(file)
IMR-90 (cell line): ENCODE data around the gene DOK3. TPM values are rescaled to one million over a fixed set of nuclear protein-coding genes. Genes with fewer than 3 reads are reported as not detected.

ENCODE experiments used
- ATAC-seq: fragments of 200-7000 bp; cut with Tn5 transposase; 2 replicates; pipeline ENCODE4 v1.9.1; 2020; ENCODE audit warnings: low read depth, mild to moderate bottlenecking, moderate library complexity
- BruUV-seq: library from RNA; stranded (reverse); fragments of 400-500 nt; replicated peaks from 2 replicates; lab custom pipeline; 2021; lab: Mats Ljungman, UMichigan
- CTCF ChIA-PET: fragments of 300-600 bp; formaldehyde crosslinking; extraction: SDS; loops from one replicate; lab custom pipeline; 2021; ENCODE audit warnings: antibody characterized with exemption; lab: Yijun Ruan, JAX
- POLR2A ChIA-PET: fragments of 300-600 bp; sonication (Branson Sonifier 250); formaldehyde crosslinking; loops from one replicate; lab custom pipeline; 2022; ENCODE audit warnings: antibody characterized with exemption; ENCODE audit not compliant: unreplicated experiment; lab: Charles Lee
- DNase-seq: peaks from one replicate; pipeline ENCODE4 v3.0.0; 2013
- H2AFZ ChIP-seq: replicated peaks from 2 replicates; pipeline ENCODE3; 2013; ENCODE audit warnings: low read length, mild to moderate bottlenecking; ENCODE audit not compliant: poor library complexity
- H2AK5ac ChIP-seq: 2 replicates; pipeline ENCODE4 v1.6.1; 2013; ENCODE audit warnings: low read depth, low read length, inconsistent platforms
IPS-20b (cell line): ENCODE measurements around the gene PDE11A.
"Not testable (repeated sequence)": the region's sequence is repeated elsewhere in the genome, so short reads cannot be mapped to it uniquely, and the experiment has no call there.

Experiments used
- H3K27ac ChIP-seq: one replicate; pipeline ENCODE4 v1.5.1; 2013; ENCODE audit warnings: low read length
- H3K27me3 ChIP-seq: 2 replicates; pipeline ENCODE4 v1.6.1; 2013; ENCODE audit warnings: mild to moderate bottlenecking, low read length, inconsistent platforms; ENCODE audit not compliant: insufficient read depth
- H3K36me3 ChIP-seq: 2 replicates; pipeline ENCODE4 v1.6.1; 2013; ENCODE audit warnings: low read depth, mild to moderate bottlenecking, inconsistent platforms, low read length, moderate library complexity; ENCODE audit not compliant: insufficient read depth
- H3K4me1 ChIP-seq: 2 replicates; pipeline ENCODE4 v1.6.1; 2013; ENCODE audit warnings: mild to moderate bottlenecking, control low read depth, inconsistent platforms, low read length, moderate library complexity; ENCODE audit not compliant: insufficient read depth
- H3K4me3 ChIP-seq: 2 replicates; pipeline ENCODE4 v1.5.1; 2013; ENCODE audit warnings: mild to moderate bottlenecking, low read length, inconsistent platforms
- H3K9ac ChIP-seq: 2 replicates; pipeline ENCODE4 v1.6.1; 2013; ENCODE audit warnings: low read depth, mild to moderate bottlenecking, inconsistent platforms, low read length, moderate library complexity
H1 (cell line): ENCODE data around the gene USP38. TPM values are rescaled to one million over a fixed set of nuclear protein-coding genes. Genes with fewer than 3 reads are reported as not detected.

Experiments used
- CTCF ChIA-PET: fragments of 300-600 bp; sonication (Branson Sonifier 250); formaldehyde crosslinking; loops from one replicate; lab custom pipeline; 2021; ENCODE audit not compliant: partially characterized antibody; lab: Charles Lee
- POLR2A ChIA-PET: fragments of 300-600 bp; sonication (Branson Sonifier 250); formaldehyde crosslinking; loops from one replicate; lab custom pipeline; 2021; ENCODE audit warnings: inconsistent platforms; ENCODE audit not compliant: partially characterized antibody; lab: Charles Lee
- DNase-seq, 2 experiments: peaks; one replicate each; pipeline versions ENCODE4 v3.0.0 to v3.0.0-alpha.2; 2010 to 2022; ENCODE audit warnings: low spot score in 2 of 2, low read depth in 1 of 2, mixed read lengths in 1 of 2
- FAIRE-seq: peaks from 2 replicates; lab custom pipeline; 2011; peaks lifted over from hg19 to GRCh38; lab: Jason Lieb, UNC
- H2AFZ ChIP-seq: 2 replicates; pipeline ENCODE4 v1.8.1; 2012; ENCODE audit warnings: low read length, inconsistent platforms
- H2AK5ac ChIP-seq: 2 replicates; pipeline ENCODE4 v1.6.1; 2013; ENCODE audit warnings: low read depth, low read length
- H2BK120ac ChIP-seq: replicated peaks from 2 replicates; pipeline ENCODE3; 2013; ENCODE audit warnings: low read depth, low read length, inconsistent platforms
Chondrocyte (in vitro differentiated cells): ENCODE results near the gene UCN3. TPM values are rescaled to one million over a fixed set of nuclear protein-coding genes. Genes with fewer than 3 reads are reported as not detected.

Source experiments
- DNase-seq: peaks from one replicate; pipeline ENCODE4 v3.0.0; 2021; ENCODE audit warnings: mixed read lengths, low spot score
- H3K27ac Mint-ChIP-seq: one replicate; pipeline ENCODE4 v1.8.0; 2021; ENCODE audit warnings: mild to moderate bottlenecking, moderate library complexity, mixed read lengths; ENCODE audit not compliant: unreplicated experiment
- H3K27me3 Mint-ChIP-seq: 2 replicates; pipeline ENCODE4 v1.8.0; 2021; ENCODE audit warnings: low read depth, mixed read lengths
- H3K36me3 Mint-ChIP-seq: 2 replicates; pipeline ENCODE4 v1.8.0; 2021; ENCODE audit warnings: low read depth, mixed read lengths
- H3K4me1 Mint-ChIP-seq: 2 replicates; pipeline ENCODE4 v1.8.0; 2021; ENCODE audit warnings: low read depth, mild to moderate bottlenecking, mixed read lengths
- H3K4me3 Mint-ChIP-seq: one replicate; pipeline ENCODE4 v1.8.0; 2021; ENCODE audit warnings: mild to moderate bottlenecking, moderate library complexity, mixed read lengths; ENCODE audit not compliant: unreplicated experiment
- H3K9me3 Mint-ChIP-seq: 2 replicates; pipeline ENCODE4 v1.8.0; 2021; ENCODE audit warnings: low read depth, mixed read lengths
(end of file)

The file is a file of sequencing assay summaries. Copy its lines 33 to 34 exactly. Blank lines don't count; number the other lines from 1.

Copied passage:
- H3K36me3 Mint-ChIP-seq: 2 replicates; pipeline ENCODE4 v1.8.0; 2021; ENCODE audit warnings: low read depth, mixed read lengths
- H3K4me1 Mint-ChIP-seq: 2 replicates; pipeline ENCODE4 v1.8.0; 2021; ENCODE audit warnings: low read depth, mild to moderate bottlenecking, mixed read lengths